Thursday, May 11, 2023

Q&A with Sue Fliess




Sue Fliess is the author of the new children's picture book Cicada Symphony. Her many other books include How to Hide a Turkey. She lives in Northern Virginia.


Q: You write that Cicada Symphony was inspired by living through the 2021 appearance of the Brood X cicadas. What was your experience like with the cicadas?


A: If I’m being honest, I was a little nervous about just how many cicadas would be flying around. But I soon realized, at least where I live in Virginia, they mostly kept to the trees. In other words, I was picturing a locust swarm, but cicadas behave differently than locusts (and are not in the same family!) and it was far less intimidating when they emerged.


Once they “arrived” I was fascinated by them. We’d see them on walks every day and because they cling to trees in order to molt and are relatively slow-moving and slow-flying insects, I was able to really inspect them. You could look at them and study them up close and they didn’t fly away; they aren’t skittish.


The more we saw, the more my curiosity grew. I started researching them and our walks became “today’s cicada fact of the day is…” until finally my husband said I should write a book about them.


Q: Having lived through several cicada appearances myself and never finding the cicadas particularly attractive, I was struck by the beauty of the illustrations in the book. What do you think Gareth Lucas's illustrations add to the book?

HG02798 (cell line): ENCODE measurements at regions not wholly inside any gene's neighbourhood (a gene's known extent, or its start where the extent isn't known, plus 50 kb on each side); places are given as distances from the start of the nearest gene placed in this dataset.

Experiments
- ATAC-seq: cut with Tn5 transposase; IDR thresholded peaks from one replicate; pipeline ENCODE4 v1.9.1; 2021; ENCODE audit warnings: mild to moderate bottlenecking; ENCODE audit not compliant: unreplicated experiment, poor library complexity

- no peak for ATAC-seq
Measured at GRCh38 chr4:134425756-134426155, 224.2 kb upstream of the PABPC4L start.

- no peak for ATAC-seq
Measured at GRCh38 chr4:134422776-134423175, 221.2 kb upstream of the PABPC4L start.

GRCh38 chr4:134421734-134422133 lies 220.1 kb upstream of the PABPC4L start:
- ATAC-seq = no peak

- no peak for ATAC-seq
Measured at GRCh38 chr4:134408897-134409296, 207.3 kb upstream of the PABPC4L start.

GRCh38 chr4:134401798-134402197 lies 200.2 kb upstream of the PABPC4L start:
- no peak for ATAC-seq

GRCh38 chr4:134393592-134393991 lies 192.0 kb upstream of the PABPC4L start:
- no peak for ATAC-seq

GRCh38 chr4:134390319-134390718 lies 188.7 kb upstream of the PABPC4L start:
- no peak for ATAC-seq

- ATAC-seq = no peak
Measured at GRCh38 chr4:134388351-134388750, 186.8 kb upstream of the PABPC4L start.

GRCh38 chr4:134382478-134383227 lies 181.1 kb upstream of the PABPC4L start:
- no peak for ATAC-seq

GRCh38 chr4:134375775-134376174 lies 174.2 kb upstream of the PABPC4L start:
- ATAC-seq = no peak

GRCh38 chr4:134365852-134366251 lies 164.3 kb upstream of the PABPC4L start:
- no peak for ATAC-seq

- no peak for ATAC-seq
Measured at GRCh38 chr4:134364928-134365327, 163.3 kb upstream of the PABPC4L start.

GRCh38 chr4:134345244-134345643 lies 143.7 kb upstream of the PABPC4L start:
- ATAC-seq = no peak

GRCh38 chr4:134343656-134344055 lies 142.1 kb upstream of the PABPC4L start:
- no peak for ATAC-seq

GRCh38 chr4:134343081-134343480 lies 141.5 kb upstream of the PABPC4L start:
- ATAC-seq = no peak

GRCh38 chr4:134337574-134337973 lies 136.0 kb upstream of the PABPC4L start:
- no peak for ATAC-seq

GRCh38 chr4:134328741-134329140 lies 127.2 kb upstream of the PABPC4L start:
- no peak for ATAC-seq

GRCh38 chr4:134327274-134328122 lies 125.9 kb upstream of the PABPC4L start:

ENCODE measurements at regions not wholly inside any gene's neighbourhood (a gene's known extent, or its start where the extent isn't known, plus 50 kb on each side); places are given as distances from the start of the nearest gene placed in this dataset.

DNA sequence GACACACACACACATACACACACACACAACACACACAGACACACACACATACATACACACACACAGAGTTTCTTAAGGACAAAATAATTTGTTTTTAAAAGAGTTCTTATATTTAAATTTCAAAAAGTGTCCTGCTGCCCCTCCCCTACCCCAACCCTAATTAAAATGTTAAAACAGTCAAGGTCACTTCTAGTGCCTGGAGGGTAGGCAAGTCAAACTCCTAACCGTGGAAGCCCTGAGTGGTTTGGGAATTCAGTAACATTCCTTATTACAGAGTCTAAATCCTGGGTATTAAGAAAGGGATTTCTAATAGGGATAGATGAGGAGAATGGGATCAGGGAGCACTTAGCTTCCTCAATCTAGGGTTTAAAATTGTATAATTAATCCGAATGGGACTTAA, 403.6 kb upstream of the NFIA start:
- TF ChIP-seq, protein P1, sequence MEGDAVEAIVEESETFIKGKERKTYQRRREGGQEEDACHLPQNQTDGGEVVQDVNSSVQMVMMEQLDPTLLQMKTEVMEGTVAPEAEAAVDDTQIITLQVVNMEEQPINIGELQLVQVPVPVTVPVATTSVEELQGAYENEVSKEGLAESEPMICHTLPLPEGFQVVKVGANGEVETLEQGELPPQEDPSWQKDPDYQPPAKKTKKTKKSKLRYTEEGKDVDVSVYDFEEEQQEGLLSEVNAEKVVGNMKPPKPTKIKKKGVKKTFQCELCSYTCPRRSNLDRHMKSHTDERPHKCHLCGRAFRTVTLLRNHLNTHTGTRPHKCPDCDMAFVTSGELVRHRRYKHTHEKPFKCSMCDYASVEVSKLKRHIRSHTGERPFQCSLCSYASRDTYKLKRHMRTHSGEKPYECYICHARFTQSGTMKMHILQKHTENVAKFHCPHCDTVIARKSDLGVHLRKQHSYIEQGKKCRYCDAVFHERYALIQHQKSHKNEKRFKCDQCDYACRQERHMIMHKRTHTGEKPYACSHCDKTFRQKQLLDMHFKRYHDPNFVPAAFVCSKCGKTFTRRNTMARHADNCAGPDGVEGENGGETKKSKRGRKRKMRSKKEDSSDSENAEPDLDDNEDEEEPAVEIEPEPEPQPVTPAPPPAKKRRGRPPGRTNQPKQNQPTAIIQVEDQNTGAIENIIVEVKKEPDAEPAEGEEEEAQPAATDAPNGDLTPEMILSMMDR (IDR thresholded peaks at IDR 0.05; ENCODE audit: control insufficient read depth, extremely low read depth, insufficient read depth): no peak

A: Cicadas come in several different color schemes, so I think it’s great that he chose colors that really pop on the page. There’s no denying their red eyes are a bit creepy, but once you learn the insects are clumsy and harmless, they really are nothing to be afraid of. Gareth did a great job of showcasing cicadas in their natural environments.


Q: The book's title, Cicada Symphony, highlights the sound the cicadas make. How was the book's title chosen?


A: After learning that the males (up to 750k an acre!) form what they call “chorusing centers” I knew I wanted a musical term. Then I went for the alliteration.


Q: What do you hope kids take away from the book?


A: I hope they come to realize that all creatures, even the strange or fearsome-looking ones, should be respected and have their own stories to tell. And that they all play a part in our ecosystem.


Q: What are you working on now?


A: I am working on the follow on to this book that comes out in 2024, called Octopus Acrobatics, which will also be illustrated by Gareth Lucas. I’ve seen the cover and it is incredible. Can’t wait to show you. I’m also working on a tooth fairy book.


Q: Anything else we should know?


A: Fun fact: When the cicada wriggles out of its exoskeleton for the fourth and last time, it is a milky white color and looks shiny, almost gooey… apparently at this point, it tastes like shrimp! Animals love to munch on cicadas, even my dog!


--Interview with Deborah Kalb. Here's a previous Q&A with Sue Fliess.

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